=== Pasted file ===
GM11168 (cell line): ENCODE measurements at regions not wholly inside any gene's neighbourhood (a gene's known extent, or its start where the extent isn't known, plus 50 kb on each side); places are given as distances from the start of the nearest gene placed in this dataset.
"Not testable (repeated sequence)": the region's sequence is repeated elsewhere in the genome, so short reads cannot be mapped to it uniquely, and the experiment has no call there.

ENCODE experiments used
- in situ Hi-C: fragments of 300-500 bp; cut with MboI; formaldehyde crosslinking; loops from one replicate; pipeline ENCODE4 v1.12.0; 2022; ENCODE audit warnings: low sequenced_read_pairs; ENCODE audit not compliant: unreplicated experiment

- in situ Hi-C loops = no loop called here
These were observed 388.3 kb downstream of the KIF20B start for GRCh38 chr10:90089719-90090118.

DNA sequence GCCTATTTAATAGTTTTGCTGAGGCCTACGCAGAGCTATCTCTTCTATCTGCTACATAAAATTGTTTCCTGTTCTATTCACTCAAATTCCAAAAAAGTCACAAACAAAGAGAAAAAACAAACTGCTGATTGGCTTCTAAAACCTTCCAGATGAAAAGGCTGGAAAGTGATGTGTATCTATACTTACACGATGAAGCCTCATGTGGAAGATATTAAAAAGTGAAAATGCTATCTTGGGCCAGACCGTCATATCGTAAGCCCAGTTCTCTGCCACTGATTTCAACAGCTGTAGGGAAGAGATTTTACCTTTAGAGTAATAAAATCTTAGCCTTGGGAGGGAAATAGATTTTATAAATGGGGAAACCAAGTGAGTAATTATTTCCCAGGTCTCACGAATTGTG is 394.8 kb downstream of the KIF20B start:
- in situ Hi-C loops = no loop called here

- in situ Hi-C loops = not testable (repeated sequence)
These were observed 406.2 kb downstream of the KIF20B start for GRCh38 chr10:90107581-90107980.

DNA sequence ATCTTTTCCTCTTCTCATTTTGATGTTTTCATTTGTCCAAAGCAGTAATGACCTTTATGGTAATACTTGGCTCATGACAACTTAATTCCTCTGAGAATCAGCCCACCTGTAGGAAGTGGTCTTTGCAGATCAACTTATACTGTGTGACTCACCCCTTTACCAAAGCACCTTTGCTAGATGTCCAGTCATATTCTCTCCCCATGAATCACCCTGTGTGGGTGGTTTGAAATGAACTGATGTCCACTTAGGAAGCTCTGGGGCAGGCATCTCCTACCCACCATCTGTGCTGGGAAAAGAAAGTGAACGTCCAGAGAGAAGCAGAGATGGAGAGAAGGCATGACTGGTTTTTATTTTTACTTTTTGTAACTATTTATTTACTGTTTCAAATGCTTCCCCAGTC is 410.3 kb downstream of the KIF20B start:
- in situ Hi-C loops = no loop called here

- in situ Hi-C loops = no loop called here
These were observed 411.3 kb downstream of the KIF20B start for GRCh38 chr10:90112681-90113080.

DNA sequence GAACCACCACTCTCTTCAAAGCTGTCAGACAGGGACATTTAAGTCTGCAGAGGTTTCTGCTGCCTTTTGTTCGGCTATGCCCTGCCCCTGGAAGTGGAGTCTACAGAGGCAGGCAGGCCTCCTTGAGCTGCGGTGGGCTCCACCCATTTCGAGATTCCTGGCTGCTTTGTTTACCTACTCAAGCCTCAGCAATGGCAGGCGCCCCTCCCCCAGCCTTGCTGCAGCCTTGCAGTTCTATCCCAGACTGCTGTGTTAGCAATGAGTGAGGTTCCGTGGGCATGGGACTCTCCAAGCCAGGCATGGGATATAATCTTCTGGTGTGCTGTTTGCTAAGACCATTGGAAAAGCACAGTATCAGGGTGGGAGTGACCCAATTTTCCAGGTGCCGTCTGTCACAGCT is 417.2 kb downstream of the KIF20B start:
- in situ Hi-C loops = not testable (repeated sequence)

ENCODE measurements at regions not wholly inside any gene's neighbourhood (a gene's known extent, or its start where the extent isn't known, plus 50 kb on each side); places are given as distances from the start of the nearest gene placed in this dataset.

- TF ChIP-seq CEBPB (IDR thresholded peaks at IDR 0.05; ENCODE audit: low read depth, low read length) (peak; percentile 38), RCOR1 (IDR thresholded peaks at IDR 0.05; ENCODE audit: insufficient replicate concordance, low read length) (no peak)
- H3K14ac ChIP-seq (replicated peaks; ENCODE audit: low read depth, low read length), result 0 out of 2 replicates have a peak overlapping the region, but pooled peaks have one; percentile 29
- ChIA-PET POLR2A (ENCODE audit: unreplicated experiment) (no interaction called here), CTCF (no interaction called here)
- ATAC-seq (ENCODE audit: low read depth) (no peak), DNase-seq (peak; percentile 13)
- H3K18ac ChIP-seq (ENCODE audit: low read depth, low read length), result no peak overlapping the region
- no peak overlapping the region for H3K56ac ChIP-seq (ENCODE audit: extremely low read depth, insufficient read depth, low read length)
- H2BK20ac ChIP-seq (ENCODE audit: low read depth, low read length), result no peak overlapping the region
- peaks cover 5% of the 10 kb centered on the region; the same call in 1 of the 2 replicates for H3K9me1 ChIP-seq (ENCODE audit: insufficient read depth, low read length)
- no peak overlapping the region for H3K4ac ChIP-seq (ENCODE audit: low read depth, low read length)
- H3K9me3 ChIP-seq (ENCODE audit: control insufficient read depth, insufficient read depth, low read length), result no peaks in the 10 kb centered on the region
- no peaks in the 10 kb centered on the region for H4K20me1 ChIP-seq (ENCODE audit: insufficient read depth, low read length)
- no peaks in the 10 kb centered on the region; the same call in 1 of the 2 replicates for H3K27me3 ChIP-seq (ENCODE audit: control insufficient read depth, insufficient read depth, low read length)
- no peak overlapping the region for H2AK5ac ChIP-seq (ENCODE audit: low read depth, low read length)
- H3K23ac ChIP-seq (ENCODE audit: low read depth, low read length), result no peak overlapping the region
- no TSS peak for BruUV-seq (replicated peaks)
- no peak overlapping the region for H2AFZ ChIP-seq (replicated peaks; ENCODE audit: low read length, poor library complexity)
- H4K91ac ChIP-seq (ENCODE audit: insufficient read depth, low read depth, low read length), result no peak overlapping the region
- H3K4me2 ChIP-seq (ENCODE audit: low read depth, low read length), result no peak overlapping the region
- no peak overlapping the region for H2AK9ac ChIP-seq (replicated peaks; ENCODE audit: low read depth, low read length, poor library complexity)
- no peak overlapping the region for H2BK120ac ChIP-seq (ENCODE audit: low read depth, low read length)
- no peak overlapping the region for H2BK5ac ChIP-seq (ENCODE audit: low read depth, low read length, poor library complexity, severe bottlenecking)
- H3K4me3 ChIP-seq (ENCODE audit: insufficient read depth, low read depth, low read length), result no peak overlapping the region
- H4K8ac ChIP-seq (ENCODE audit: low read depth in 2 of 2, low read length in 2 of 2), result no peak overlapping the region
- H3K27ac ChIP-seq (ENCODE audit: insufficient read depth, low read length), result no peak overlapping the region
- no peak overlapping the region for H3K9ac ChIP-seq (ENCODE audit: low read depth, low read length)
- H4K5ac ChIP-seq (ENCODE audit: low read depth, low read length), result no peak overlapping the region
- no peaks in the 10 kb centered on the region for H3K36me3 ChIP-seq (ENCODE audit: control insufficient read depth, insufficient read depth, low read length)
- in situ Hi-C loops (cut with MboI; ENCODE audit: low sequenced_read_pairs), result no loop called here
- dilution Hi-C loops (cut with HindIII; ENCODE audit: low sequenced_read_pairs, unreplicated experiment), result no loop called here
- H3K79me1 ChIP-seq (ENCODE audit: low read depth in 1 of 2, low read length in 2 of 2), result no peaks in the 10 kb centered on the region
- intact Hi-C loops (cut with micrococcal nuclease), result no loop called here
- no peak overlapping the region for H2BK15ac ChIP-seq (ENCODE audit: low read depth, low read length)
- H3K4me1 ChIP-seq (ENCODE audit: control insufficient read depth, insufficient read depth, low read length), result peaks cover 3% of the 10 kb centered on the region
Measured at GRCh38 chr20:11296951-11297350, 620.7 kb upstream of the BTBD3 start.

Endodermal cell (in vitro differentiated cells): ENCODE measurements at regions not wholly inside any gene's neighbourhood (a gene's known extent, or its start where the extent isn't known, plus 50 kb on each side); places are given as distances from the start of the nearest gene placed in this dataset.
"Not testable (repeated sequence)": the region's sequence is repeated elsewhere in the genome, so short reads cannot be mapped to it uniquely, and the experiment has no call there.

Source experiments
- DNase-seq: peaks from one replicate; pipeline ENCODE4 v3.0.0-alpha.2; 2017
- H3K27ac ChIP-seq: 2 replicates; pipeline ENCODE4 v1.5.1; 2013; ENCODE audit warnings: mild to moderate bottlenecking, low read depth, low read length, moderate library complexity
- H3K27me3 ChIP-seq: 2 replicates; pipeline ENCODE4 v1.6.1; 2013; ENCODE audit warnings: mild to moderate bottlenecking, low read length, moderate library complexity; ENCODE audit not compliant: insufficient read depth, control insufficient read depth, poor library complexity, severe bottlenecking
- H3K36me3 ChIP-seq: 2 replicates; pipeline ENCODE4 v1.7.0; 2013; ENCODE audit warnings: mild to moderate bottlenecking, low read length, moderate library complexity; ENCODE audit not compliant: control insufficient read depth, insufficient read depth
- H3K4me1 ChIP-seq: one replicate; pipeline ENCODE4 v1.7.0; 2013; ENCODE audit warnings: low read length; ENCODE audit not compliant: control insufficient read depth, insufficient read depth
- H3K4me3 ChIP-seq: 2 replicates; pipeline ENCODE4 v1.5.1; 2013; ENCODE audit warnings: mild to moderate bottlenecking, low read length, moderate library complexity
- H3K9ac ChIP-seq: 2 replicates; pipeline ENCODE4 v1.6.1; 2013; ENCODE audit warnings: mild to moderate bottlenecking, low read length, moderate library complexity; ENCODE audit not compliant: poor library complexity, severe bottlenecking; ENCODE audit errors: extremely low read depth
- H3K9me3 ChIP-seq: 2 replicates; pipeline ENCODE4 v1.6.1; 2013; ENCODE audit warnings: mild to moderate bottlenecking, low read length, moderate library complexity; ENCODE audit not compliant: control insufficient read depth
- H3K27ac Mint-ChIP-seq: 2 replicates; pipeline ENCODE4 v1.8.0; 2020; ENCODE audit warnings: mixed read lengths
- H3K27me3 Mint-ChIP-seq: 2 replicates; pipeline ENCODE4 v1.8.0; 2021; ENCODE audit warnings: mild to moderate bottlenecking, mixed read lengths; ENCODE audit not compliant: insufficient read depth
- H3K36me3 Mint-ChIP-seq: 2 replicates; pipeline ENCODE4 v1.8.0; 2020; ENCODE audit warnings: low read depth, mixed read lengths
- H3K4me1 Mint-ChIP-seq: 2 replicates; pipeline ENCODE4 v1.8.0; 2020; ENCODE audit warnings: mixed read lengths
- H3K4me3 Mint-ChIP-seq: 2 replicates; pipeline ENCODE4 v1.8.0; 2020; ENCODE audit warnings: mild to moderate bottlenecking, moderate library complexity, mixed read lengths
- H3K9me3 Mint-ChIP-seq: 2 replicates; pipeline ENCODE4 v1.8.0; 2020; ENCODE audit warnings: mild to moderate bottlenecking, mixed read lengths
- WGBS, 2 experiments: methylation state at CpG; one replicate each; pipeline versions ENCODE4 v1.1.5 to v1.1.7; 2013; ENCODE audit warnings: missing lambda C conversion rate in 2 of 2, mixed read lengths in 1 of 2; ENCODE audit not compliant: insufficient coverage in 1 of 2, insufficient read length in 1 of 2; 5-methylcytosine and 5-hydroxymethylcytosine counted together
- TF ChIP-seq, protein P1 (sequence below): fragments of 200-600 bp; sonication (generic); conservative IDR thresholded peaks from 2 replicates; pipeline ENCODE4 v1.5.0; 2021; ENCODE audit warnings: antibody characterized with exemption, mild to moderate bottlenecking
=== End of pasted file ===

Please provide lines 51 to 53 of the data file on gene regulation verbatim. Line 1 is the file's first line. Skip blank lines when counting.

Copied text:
Measured at GRCh38 chr20:11296951-11297350, 620.7 kb upstream of the BTBD3 start.

Endodermal cell (in vitro differentiated cells): ENCODE measurements at regions not wholly inside any gene's neighbourhood (a gene's known extent, or its start where the extent isn't known, plus 50 kb on each side); places are given as distances from the start of the nearest gene placed in this dataset.
"Not testable (repeated sequence)": the region's sequence is repeated elsewhere in the genome, so short reads cannot be mapped to it uniquely, and the experiment has no call there.